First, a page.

Massey v. State, 22A-CR-547

Citation22A-CR-547
Case DateSeptember 22, 2022
CourtCourt of Appeals of Indiana

Aaron C. Massey, Appellant-Defendant,
v.

State of Indiana, Appellee-Plaintiff.

No. 22A-CR-547

Court of Appeals of Indiana

September 22, 2022


Pursuant to Ind. Appellate Rule 65(D), this Memorandum Decision shall not be regarded as precedent or cited before any court except for the purpose of establishing the defense of res judicata, collateral estoppel, or the law of the case.

Appeal from the Tippecanoe Superior Court The Honorable Steven P. Meyer, Judge Trial Court Cause No. 79D02-1907-F3-30

ATTORNEY FOR APPELLANT Timothy P. Broden Lafayette, Indiana

ATTORNEYS FOR APPELLEE Theodore E. Rokita Attorney General of Indiana J.T. Whitehead Deputy Attorney General Indianapolis, Indiana

MEMORANDUM DECISION

WEISSMANN, JUDGE.

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[¶1] Aaron C. Massey asked to remain free for 60 days between his guilty plea and his sentencing so he could continue assisting the police with the apparent hope of leniency at sentencing. The prosecutor agreed, but no one memorialized this promise in the plea agreement. One day after Massey pled guilty, the parole board issued an arrest warrant in an unrelated case. Massey evaded the warrant for seven months, continuing to aid the police department.

[¶2] When Massey finally faced sentencing, he called foul, claiming that the State defrauded him by inducing him to plead guilty with a promise of 60 days of freedom that it cut short with the arrest warrant. Massey moved to withdraw his guilty plea, presenting the parties' email exchanges to establish the part of the bargain omitted from the plea agreement.

[¶3] Refusing to consider the emails, the trial court denied Massey's request to withdraw his guilty plea. We affirm, finding that Massey has not proven fraud and that he obtained the deal he negotiated.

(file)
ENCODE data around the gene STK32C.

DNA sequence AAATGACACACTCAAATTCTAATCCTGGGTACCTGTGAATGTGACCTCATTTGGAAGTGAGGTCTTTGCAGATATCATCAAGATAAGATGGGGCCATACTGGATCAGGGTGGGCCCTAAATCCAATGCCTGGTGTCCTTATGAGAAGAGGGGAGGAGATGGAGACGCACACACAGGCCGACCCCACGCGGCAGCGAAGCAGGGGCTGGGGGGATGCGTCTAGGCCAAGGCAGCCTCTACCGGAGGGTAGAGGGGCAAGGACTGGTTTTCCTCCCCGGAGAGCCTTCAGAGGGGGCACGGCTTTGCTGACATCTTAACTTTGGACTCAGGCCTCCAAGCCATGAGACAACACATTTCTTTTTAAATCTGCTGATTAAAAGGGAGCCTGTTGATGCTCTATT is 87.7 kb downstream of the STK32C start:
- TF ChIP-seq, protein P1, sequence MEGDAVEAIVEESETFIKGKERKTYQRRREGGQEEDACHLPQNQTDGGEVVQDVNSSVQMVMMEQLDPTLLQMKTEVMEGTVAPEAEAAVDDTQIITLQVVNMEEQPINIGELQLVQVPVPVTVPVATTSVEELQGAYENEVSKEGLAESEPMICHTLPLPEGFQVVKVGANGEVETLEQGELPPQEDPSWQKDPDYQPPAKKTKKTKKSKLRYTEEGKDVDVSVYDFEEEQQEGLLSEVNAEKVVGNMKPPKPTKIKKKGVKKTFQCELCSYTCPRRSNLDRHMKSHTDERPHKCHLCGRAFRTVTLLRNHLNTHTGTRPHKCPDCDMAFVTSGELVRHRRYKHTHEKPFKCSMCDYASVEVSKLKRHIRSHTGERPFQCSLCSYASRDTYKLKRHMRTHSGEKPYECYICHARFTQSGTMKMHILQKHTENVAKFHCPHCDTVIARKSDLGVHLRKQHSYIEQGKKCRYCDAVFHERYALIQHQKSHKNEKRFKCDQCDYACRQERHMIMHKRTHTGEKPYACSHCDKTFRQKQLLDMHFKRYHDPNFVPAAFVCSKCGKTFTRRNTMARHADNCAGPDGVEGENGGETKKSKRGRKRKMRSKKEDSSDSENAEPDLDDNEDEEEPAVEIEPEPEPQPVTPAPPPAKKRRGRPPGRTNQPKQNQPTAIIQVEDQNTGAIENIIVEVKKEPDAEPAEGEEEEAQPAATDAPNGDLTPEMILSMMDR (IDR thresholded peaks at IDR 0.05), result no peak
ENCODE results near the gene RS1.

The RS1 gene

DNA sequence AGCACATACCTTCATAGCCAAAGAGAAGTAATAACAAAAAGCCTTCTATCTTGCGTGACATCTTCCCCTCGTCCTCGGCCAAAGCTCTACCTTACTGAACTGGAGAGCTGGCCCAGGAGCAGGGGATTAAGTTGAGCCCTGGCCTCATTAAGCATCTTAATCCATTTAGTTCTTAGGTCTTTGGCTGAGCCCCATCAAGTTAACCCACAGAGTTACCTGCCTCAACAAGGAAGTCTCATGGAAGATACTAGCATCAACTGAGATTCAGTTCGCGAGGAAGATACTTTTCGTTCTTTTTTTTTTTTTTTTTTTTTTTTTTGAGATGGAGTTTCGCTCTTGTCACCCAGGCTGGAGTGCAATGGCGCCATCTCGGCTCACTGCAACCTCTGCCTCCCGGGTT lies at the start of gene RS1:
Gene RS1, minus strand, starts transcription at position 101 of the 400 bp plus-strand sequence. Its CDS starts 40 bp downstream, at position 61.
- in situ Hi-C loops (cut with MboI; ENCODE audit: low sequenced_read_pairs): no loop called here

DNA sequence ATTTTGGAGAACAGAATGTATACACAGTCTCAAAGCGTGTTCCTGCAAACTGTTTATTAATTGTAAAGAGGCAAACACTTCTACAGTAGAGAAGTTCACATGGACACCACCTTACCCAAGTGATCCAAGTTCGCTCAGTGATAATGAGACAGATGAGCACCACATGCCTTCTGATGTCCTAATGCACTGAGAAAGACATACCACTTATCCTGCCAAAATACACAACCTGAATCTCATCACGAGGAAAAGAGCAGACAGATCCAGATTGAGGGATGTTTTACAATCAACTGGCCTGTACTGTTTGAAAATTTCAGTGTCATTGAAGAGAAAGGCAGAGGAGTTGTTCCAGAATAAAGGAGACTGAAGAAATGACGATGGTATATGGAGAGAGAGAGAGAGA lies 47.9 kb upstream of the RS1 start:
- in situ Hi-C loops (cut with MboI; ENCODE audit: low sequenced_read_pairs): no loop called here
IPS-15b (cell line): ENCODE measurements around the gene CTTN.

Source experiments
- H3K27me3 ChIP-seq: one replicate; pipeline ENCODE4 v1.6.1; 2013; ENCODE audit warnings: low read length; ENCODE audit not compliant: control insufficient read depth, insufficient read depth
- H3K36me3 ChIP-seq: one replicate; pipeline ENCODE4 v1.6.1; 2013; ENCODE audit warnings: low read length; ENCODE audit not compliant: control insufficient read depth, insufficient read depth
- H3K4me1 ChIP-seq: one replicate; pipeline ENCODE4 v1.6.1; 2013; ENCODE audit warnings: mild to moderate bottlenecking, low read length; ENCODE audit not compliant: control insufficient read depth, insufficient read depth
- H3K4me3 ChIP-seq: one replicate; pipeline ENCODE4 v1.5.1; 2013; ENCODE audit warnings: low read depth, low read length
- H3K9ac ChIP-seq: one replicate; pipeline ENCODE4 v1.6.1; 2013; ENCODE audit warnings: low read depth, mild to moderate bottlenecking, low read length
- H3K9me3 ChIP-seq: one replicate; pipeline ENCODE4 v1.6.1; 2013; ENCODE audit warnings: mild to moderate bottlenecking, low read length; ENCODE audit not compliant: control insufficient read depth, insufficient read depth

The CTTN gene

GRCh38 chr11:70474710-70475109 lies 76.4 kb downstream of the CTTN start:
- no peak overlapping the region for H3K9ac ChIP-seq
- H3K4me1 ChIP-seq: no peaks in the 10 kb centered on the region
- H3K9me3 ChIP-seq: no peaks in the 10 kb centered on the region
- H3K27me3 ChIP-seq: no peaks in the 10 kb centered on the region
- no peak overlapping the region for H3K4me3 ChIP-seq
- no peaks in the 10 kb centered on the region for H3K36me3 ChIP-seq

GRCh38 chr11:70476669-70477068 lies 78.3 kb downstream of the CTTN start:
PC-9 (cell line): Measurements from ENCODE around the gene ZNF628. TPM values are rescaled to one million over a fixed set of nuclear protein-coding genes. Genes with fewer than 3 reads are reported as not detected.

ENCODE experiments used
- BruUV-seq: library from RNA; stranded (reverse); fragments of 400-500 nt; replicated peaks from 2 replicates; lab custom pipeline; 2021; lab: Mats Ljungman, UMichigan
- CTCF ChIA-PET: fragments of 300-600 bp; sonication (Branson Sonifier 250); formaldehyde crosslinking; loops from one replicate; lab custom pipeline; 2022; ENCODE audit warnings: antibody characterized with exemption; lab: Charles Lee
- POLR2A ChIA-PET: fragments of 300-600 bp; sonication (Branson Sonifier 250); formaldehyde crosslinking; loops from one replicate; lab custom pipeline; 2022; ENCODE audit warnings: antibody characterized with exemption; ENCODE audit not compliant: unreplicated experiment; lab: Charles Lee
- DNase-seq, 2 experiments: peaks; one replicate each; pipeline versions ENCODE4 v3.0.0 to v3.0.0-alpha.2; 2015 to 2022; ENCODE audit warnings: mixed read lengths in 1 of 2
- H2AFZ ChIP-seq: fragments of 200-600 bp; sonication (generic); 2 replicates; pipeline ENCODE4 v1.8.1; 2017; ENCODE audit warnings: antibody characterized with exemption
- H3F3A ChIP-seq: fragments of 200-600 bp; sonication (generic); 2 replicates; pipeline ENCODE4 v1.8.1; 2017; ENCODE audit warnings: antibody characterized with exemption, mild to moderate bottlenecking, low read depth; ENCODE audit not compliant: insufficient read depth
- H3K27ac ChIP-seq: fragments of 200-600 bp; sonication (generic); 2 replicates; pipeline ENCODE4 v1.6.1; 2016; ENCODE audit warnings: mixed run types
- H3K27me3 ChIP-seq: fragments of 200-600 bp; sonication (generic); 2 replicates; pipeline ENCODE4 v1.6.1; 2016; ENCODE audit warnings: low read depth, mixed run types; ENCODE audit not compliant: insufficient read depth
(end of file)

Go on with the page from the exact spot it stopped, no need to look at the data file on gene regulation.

Facts

[¶4] In 2019, police discovered Massey with several bags of methamphetamine, totaling more than seven grams, a digital scale, and $1,340 in cash. The State charged Massey with dealing in methamphetamine, a Level 3 felony, and possession of methamphetamine, a Level 5 felony. It also alleged Massey was a habitual offender.

[¶5] The trial court later ordered Massey released pending trial. A week later Massey's counsel informed the prosecutor by email that Massey would plead

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guilty to a Level 4 felony "on the condition he can remain released and sentencing will be scheduled 60 days out." Exhs., p. 29. The email also revealed that, during the 60 days, Massey planned to address a personal family issue and to continue assisting the Tippecanoe County Sheriff's Department, with the apparent hope of leniency at sentencing. Id. The prosecutor responded by email, "That's fine. We'll agree to that." Id.

[¶6] The next day Massey pleaded guilty to an amended charge of dealing in methamphetamine, a Level 4 felony, and admitted he was a habitual offender in exchange for dismissal of the other charges. The written plea agreement did not incorporate the condition that Massey remain free for 60 days between his plea and sentencing to pursue his family issue or work with police. And it contained an integration clause specifying that "this agreement embodies the entire agreement between the parties, and no promises or inducements have been made to the Defendant by the State that are not set out herein." App. Vol. II, p. 72.

[¶7] During the guilty plea hearing in October 2020, the trial court summarized the plea agreement, including the integration clause. It then asked Massey, "Are those the terms as you understand (sic) in the Plea Agreement?" Tr. Vol. II, p. 7. Massey responded, "Yes, sir." Id. The trial court also advised Massey that if the court accepted the plea agreement, the court was bound by its terms and could not change them. Id.

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[¶8] The trial court took the plea agreement under advisement until sentencing. Massey's counsel requested that that the sentencing hearing occur at least 60 days later "because he has some family issues to take care of before." Id. at 18. The State did not object. Id. Neither Massey nor the State elaborated, and they did not reveal their email communications regarding the plea agreement. The court scheduled the sentencing hearing more than 60 days later. The day after the guilty plea hearing, the Parole Board issued a warrant for Massey's arrest for violating his parole in another matter through his commission of this offense. Upon learning of the warrant the next day, Massey absconded after removing the ankle monitor he was wearing as a condition of his release.

[¶9] Massey did not appear at the scheduled sentencing hearing in February 2021. The trial court issued a warrant for his arrest, and Massey was back in custody by the end of May 2021. Four months later Massey moved to withdraw his guilty plea, arguing that it was based on an agreement that he would remain free until sentencing and the State had not honored that condition.

[¶10] After a hearing, the trial court entered a detailed order...

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